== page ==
This week’s edition of NFL Notes was delayed a day by the NLCS Game 7. However, each week the NFL storyline changes. If each play is a verse, each week is a chapter, and each season a book. As with any good story, the trends change and new plots develop. But, it’s important to look beyond the score box when taking a peek at each NFL week. Here are some things that stuck out this past week.
People are making light/fun of Cam Newton’s “suggestion box” sound bite and, personally, I don’t get it. If anything, people should be making fun of that outfit he did his press conference in.
Kidding aside, the only thing wrong with Cam’s comments is it seemed as though he was out of control. Drafted first overall to be the face of the franchise, he has automatically been placed into a position of major leadership. So for him to, A, not take more responsibility for the loss and, B, be looking to others for guidance was extremely weak.
It’s easy to be the nice guy when things are going well for you, but the real test of character comes in times of adversity. Newton is now realizing that the weight of an entire franchise, fairly or unfairly, have been put squarely on his shoulders and, so far, he is crumbling under that pressure.
So if Newton wants a suggestion, I’d say stick to the script the Panthers PR team gives you. I always applaud players for speaking their mind, but in this case it’s not helping anything.
Things Go From Bad to Worse in Jacksonville
Name two Jaguars. Good. Now, name two Jaguars not named Maurice Jones-Drew and Blaine Gabbert. If you can’t, you may want to do some research, because it looks like the two of them won’t be playing next week and possibly longer.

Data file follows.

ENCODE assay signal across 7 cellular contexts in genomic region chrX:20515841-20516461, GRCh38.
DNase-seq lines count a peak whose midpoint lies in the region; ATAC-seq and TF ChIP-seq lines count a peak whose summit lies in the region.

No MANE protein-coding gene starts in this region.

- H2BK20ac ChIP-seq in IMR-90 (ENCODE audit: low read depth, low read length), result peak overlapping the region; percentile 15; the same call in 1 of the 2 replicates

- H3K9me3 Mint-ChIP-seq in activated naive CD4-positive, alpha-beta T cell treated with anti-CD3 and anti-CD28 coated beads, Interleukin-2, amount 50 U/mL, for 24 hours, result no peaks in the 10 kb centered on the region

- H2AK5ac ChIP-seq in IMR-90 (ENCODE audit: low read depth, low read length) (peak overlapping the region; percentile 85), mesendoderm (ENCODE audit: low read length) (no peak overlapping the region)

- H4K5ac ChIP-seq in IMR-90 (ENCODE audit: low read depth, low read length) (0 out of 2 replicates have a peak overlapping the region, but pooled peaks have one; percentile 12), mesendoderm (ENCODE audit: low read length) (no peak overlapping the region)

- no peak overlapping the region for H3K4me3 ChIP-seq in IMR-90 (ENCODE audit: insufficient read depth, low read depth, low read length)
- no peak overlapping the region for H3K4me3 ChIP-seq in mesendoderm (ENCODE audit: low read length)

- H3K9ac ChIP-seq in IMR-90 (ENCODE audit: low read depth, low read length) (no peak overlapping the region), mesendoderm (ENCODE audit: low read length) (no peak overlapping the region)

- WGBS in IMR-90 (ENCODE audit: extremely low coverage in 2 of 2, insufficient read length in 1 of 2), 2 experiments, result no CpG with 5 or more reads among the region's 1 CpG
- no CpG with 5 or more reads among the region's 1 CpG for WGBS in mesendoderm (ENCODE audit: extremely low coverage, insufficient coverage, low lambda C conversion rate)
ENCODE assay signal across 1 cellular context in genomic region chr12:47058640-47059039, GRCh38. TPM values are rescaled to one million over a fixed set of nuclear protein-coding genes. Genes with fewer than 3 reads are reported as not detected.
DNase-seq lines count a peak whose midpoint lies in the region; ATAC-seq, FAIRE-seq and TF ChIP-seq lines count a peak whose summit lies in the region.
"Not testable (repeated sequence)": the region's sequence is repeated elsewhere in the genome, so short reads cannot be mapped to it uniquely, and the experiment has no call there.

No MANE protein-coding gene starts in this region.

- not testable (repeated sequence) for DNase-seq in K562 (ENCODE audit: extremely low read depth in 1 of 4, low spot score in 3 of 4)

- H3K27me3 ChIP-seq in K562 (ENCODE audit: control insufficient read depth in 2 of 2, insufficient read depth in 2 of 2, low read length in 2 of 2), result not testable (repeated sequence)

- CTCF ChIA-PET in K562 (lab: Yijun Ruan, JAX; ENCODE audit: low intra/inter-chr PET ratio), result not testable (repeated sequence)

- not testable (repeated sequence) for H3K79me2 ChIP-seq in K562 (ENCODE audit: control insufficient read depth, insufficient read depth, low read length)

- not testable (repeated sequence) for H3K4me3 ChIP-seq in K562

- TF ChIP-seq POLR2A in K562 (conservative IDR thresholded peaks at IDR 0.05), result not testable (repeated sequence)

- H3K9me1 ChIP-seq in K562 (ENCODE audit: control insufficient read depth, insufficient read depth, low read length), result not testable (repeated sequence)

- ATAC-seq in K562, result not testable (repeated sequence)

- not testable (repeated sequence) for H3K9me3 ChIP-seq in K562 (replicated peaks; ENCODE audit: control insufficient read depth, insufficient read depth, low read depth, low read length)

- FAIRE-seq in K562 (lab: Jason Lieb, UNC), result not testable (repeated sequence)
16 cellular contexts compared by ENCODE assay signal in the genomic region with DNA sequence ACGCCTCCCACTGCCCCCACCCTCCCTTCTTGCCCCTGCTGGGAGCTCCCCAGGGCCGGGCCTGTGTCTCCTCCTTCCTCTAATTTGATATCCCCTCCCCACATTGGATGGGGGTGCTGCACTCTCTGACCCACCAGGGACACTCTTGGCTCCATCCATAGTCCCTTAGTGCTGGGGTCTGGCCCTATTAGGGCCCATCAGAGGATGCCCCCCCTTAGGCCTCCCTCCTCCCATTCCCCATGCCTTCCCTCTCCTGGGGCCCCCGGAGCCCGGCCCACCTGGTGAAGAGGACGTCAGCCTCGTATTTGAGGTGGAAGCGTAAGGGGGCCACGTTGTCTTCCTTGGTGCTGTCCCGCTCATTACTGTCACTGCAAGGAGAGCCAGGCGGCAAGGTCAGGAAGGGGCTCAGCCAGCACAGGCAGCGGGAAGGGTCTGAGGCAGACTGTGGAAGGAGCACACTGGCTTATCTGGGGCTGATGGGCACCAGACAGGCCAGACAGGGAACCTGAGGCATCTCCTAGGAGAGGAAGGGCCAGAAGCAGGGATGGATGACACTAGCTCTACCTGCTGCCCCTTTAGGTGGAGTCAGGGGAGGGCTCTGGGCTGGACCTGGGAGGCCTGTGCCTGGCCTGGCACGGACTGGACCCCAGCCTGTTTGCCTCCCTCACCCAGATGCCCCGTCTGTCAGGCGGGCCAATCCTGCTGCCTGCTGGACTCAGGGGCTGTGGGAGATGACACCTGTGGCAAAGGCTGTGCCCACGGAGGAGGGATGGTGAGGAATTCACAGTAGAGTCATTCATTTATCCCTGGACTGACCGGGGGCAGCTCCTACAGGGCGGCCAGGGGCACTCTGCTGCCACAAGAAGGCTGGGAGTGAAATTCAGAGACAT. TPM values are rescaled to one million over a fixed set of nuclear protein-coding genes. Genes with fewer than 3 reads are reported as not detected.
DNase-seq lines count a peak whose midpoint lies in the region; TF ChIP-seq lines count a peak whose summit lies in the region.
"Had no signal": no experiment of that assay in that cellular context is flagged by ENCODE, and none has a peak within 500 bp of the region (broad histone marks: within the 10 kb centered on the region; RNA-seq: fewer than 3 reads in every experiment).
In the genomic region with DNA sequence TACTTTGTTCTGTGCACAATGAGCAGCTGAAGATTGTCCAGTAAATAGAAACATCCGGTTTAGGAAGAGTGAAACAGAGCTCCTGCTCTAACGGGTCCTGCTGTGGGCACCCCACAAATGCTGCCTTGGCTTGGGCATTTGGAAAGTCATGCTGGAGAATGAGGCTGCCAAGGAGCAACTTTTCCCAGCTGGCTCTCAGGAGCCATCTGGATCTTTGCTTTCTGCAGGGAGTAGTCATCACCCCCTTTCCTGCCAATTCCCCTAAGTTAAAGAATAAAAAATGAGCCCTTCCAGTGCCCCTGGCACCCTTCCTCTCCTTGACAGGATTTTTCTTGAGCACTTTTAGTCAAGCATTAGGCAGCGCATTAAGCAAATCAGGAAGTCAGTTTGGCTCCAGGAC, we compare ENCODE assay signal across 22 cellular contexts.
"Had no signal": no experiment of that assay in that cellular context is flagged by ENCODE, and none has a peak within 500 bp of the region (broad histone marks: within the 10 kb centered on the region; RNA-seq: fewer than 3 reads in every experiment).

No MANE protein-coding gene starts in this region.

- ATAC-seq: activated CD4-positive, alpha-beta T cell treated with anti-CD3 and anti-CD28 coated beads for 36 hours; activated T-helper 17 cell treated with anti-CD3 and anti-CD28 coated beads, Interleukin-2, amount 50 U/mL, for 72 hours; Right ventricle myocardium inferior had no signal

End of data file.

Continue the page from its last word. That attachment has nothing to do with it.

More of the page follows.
For Jacksonville, the news makes an already crappy season all the more crappier. They were actually winning on the road in Oakland before the Raiders came back to squeak by in an overtime victory. And, in case you haven’t checked, the Raiders are AWFUL. Even on the road, Jacksonville probably should’ve won the game.
There’s no doubt that wins will be hard to come by, especially with the possibility that MJD is done for the season. Still on the docket are the Packers, Texans, and Patriots, and those are just the REALLY good teams. The fact of the matter is I would be downright shocked if this team got more than 2 wins this season. And, if they do, I’ll probably chalk it up to the enhanced parity in the league I’ve already talked about in weeks past.
Here’s the good news: they have one win. That means they can’t go down as the worst team ever. But while they’re already better than the 2008 Lions, finishing like the 2009 Rams isn’t out of the question.
The flip side to every bad season is you can get a super-nice draft pick. Unfortunately for the Jags, they’ve already had one of those the past two years and their picks — Gabbert and Justin Blackmon — have done next to nothing so far. Who knows, though; maybe third time’s the charm.
Records Aren’t Everything
If you asked yourself who was currently the most powerful team in the NFL, you almost surely would look at team records. So Houston and Atlanta must be the best in the league, right? Well, not so fast.
Football isn’t like any of the other professional sports, and we’re seeing that more this year than ever before. With only 16 games in a regular season, the effects of every mistake and mental error increase exponentially. If a major league closer blows a save, he’ll have plenty of opportunities to redeem himself. If a wide receiver drops a touchdown in the end zone, he may have just cost his team one sixteenth of a season. For a closer to do the same, he would have to blow TEN games.
Are the Falcon’s fifty percent better than the Patriots? Absolutely not. In fact, they may not be better at all.
A lot of it has to do with the divisions. Playing each divisional opponent twice means over a third of each season you’re going to play the same guys. The Patriots have two fewer wins so far than Atlanta, but the division they play in has two more wins. The Patriots account for a little more than a quarter of their division’s total victories while the Falcons are responsible for over half.
My points is you shouldn’t get hung up on records when measuring a team’s strength. It’s a part of the reason the last two Super Bowl champions have won only a little more than half their games.
NOTES: This story was originally published on SportsHead. To read this article and others click here.
When Bryan isn’t writing, he is on Twitter! Make sure you give him a follow @bclienesch for NFL updates and other shenanigans!